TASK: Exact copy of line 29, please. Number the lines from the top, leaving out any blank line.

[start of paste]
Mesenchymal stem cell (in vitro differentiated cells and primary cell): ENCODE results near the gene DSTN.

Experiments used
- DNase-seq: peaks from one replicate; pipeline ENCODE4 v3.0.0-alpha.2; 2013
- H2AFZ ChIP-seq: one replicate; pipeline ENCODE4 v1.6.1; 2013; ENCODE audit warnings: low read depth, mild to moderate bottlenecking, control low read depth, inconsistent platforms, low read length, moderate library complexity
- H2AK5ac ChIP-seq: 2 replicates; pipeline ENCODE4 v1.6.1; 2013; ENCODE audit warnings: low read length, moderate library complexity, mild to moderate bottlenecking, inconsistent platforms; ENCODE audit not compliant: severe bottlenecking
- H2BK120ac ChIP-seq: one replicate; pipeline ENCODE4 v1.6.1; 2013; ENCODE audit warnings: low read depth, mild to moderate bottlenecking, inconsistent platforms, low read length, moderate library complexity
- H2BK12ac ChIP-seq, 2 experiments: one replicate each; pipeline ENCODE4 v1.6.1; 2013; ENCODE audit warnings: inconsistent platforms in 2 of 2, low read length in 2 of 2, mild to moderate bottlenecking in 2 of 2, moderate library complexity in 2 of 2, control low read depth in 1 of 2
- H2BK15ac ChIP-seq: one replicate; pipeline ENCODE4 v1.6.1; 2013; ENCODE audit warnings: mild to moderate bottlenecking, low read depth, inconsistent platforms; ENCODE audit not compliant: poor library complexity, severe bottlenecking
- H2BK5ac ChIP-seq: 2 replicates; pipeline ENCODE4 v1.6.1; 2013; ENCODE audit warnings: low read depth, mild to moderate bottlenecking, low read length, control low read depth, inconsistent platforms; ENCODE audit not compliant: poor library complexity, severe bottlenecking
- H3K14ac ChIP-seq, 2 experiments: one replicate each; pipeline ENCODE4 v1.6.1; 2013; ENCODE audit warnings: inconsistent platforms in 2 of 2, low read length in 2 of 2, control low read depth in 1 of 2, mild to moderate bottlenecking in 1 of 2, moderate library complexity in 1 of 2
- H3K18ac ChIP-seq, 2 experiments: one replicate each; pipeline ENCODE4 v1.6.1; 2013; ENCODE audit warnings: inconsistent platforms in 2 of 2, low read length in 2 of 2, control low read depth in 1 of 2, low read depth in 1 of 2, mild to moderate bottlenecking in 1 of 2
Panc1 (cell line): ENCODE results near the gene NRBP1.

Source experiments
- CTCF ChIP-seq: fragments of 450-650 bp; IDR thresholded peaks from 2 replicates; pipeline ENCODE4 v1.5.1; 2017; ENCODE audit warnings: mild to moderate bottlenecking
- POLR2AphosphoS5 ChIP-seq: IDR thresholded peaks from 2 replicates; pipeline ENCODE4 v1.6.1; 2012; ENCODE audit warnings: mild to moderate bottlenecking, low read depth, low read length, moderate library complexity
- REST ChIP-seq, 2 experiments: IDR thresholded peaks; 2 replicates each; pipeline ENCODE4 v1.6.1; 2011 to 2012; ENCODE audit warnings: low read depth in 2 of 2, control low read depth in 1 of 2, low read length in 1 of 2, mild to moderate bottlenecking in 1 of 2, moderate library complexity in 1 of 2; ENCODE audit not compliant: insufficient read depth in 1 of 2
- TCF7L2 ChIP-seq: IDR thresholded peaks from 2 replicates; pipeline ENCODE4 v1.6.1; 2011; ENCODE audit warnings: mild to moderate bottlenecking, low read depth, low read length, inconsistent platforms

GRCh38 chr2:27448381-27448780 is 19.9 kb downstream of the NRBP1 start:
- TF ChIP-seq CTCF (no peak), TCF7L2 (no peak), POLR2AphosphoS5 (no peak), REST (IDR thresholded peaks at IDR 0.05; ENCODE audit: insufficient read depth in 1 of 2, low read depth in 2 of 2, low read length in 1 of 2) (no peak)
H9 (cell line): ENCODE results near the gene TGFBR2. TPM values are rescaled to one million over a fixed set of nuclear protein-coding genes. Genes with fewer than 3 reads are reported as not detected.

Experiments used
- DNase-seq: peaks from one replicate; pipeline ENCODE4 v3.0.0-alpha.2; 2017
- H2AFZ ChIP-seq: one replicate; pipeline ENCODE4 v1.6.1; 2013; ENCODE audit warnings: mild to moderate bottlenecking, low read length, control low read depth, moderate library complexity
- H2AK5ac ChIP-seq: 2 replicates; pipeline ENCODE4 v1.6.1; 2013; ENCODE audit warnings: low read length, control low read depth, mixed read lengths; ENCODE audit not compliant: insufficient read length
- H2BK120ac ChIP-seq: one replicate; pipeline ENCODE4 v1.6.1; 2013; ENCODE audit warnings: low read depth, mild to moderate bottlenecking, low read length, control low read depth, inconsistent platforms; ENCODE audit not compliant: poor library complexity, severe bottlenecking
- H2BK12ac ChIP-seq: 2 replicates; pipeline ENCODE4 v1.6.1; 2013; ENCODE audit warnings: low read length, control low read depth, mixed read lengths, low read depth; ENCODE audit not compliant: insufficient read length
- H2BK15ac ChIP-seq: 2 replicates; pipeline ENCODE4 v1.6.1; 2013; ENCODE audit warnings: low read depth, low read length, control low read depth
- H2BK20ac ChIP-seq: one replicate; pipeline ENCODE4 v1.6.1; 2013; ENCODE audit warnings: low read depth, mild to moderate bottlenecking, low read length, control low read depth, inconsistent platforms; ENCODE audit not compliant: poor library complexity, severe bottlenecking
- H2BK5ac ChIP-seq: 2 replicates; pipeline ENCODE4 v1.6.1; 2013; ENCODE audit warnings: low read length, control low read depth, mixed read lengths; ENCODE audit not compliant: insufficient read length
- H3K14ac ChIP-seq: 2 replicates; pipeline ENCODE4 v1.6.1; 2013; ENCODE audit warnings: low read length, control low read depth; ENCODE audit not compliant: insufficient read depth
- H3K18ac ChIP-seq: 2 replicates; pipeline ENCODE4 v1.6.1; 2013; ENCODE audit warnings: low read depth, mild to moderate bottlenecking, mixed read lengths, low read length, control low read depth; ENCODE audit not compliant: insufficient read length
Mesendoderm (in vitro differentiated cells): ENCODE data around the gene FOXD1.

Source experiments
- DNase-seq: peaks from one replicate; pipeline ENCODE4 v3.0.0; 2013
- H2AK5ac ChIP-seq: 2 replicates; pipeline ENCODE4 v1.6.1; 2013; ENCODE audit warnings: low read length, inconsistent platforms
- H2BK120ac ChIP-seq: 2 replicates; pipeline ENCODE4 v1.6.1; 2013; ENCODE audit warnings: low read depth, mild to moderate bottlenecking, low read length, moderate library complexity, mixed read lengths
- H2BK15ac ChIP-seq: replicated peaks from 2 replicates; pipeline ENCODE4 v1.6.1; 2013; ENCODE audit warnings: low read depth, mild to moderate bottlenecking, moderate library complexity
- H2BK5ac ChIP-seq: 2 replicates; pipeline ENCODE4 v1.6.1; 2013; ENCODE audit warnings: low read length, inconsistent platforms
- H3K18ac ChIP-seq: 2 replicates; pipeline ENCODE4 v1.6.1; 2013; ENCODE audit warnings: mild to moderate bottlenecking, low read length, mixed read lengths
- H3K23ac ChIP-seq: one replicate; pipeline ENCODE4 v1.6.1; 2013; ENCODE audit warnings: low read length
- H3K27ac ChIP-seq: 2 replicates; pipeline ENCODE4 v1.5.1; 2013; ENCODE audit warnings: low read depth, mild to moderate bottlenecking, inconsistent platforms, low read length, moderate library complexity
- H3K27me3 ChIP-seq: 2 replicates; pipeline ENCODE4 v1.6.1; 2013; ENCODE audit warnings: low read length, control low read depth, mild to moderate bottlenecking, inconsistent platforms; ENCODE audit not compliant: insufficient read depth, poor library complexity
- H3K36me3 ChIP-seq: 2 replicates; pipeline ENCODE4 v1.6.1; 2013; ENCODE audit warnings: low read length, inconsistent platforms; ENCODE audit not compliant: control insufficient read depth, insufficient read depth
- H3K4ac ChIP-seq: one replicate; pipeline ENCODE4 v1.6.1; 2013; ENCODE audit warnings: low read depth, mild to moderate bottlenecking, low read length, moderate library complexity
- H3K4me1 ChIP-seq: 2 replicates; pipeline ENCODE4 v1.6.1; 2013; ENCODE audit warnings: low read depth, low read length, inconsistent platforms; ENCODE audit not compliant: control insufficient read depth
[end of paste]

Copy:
- H2BK5ac ChIP-seq: 2 replicates; pipeline ENCODE4 v1.6.1; 2013; ENCODE audit warnings: low read length, control low read depth, mixed read lengths; ENCODE audit not compliant: insufficient read length